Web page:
Japanese Notebooks: A Journey to
the Empire of Signs.
By Igort. Illus. by the author.
June 2017. 184p. Chronicle, $29.95 (9781452158709).
After publishing Goodbye Baobab (1985), a
book heavily influenced by Japan, Italian born
delicate watercolors with occasional historic
photographs and pen-and-ink portraits of the
people he worked with, the resulting collection
is less a complete story and more a conversation with the reader, complete with humorous
anecdotes, tangential asides, and the occasional
rant about how insane the workload is in Japan
compared to what artists are expected to produce in Europe. Throughout the narrative runs
a deep respect for the country and its customs.
He draws inspiration from its poets and philosophers, its artists and courtesans, its temples
and its skyscrapers. Dedicated to Hokusai and
Tezuka, one considered the creator of manga,
the other known as the Father of Manga, and
ending with an enso or hand-drawn circle that
in Zen Buddhism symbolizes enlightenment,
this memoir is ultimately the author’s reflection
on art and memory and the constancy and inconsistency of both. A captivating glimpse into
the mind of an artist. —Eva Volin
Last Things: A Graphic Memoir of Loss
By Marissa Moss. Illus. by the author.
May 2017. 176p. Conari, paper, $18.95
Moss, famous for the children’s series
Amelia’s Notebook, here turns to decidedly
adult matters. Readers are invited into her
home during one of the most intimate and
turbulent times in her family’s history, her
husband’s quick decline and untimely death
from ALS. As Harvey starts fading, Moss rises
to the occasion of becoming his caretaker, a
single parent, and a patient advocate battling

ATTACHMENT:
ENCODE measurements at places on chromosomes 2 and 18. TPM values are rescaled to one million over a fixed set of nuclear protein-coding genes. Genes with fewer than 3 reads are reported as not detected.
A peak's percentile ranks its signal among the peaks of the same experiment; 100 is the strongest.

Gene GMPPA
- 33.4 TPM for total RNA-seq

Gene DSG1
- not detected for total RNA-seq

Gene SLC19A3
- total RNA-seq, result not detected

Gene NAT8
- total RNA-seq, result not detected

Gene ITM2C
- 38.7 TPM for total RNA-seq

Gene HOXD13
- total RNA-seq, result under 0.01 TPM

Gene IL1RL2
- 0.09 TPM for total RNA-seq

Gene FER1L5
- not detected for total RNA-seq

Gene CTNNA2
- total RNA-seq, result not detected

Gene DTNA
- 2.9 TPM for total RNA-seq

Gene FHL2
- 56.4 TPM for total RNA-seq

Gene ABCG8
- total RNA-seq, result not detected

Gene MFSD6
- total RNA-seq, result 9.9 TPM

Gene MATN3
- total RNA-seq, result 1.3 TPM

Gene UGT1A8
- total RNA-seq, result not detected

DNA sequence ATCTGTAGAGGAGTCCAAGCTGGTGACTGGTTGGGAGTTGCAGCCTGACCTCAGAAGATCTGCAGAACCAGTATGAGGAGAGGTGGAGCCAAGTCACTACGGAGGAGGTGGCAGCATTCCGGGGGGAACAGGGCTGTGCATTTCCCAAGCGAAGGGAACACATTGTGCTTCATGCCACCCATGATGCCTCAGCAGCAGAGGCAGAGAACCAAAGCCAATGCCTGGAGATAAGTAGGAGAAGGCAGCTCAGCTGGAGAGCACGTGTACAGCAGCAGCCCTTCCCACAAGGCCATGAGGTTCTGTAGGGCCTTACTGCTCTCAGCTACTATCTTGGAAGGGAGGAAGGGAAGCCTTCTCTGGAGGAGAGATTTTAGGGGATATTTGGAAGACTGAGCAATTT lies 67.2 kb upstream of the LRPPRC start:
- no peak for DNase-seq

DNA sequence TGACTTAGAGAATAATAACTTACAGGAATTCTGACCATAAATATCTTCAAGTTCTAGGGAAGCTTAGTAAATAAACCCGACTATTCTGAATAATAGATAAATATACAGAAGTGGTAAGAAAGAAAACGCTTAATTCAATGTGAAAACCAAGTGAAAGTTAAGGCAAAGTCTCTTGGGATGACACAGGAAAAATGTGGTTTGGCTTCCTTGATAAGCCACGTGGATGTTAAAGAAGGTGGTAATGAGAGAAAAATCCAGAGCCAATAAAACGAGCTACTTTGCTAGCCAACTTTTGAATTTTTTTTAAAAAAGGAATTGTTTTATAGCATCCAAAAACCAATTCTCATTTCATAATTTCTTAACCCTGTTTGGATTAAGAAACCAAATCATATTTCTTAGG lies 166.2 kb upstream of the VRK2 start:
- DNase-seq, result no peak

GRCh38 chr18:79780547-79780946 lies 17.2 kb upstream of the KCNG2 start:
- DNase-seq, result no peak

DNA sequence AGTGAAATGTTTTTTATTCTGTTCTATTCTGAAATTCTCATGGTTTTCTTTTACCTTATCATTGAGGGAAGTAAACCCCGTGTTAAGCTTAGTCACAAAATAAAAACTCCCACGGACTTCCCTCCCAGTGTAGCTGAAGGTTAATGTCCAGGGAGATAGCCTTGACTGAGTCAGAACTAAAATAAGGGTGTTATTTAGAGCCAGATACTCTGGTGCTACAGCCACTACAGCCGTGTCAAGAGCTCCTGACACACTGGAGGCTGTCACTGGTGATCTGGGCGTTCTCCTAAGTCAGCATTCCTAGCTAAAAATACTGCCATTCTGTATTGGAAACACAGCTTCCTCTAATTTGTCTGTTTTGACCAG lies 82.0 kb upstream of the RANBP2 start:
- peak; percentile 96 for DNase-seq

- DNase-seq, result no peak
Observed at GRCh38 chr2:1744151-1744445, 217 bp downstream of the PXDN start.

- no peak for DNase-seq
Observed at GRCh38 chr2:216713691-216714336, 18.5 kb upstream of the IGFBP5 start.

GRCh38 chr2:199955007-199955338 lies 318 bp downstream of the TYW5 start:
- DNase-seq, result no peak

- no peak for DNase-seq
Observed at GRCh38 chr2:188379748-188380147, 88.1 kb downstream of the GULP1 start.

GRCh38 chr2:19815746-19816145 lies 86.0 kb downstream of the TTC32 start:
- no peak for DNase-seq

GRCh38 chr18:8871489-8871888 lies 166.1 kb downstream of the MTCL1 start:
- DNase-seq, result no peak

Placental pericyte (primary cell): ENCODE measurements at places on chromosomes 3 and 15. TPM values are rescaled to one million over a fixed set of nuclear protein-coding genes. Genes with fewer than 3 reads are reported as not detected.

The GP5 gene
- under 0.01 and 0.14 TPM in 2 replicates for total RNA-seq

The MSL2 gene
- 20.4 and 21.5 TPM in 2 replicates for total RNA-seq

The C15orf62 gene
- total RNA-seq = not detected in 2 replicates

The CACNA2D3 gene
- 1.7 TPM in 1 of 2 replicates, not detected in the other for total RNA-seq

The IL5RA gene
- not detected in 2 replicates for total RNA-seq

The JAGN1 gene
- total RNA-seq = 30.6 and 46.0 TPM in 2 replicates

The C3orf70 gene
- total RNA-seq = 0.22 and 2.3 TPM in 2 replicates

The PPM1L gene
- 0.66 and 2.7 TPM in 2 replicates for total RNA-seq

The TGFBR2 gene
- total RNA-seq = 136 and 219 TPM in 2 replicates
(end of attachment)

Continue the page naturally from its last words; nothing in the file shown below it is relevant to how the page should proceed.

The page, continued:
insurance and medical equipment companies.
She is honest about her failures and shortcomings in each role and candid about the
horrors of losing her partner to such a visceral
decay. Her signature, playful artistic style offers a much-needed dose of hopefulness when
presenting images of sterile hospital recovery rooms and pictures of Harvey breathing
through a ventilator plugged into the wall
of a gas station after the car battery dies on
a long drive home. Moss fully exposes herself
as a selfish, sentimental, and wildly resilient
human being. The confessional, warts-and-all
honesty of Moss’ heartbreaking story gives an
empowering glimpse into the realities of unexpected loss. —Courtney Eathorne
By Jon Nielsen. Illus. by the author.
Apr. 2017. 140p. NBM, $15.95 (9781681120898). 741.5.
Always sticking to his programming, surveillance bot R-TY, or Artie, finally leaves
with a purpose, namely, to find his purpose.
Artie, along with robotic bird friend O-WN,
or Owen, leaves the safety of his everyday routine to explore the surrounding world, and in
the process, their adventures touch on themes
of friendship, loss, and the meaning of life.
Talking about such issues in a cartoonish, almost childlike art style can be difficult, but
Nielsen makes a worthy attempt. The overall
message by the end of the piece is a bit vague,
which might confuse some readers, but the
open interpretation might spark an internal
dialogue in others. This contemplative volume has a lot of heart and artwork to match.
Nielsen’s oblong character design keeps the
tone light, making the overall message bittersweet and hopeful instead of bleak. Much
like Jeff Smith’s Bone (2004), Look straddles
the line between kid’s and adult graphic
novels with a story that’s deep and thought-provoking while still being fun and appealing.
The Adventures of John Blake:
Mystery of the Ghost Ship.
By Philip Pullman. Illus. by Fred
May 2017. 160p. Scholastic/Graphix, $19.99
(9781338149128); e-book, $12.99 (9781338166590).
741.5. Gr. 6–10.
Like Pullman’s indelible Lyra, Christina
Henderson is a girl who finds herself yanked